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Three rescued N. Koreans want defection in South

AFP , Tuesday 7 Jul 2015
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Three North Koreans wanted to defect after they were rescued from a small fishing boat which had drifted into South Korean waters off the east coast, officials said Tuesday.

A South Korean coastguard vessel rescued four fishermen and a farmer from North Korea last Saturday after their boat was found drifting across the sea border, the South's unification ministry said.

Three of them expressed a desire to stay in the South when they were picked up near the eastern island of Ulleung, while the others wanted to return home, it said in a statement.

Seoul has sent a message to Pyongyang, suggesting it would send home the two who called for repatriation through the border truce village of Panmunjom, ministry officials said.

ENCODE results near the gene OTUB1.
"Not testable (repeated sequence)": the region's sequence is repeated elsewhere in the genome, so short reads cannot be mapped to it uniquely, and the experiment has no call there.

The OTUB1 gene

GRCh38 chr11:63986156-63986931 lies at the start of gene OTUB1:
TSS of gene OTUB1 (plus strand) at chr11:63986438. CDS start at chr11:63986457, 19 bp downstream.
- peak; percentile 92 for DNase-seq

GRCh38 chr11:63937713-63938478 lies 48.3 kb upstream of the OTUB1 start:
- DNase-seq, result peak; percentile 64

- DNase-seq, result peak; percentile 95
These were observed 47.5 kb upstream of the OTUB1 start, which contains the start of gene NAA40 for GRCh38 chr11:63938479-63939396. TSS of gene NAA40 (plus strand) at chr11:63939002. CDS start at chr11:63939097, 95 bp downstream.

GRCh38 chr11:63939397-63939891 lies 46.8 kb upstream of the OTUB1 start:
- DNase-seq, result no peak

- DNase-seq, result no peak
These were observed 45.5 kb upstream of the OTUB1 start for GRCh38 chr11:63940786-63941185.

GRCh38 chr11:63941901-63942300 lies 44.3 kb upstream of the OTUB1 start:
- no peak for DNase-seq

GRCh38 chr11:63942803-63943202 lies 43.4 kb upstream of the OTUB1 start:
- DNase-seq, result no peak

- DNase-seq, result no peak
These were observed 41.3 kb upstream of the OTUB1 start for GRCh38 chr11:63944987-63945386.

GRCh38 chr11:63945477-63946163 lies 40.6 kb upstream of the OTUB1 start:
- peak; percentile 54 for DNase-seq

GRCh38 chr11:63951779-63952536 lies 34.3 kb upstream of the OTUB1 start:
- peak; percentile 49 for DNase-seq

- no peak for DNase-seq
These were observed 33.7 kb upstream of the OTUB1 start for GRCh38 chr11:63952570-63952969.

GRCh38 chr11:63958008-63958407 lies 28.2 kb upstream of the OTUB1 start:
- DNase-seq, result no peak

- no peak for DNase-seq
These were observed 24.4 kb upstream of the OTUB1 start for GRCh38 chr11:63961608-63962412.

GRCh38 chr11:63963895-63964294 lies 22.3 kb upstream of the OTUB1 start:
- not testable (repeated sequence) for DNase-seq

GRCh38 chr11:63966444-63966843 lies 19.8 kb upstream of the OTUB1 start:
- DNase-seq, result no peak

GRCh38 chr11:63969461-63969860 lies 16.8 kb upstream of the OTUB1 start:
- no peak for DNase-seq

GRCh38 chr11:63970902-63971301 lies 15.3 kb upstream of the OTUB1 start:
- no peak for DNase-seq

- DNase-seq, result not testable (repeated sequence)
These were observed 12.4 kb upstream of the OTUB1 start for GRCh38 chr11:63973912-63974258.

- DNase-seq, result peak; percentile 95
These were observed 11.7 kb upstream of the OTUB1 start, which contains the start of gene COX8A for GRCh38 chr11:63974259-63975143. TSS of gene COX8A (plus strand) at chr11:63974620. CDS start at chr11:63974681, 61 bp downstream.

But the North has rejected the South's offer, insisting all five should be sent home, they said.

North Korea and South Korea have a disputed maritime boundary, and encroachment by North Korean fishing vessels into waters claimed by the South is quite common.

South Korea's policy is to allow North Korean fishermen crossing into what it considers its waters to decide whether or not to return to the North.

Seoul repatriated two North Korean fishermen rescued off the east coast in February and five others last month after investigators confirmed their wish to return home.

The North usually sends home South Korean fishermen rescued in its waters, although some have been held there against their will.

On June 15, a 19-year-old North Korean soldier defected to the South through the demilitarised zone (DMZ) separating the two Koreas, which remain technically at war.

The DMZ, despite its name, is one of the world's most heavily militarised frontiers, bristling with watchtowers and landmines.

Most North Koreans who flee repression and poverty at home cross the porous frontier with China first before travelling through a Southeast Asian nation and eventually arriving in South Korea.

So far about 28,000 North Koreans have resettled in the South since the end of the 1950-53 Korean War.

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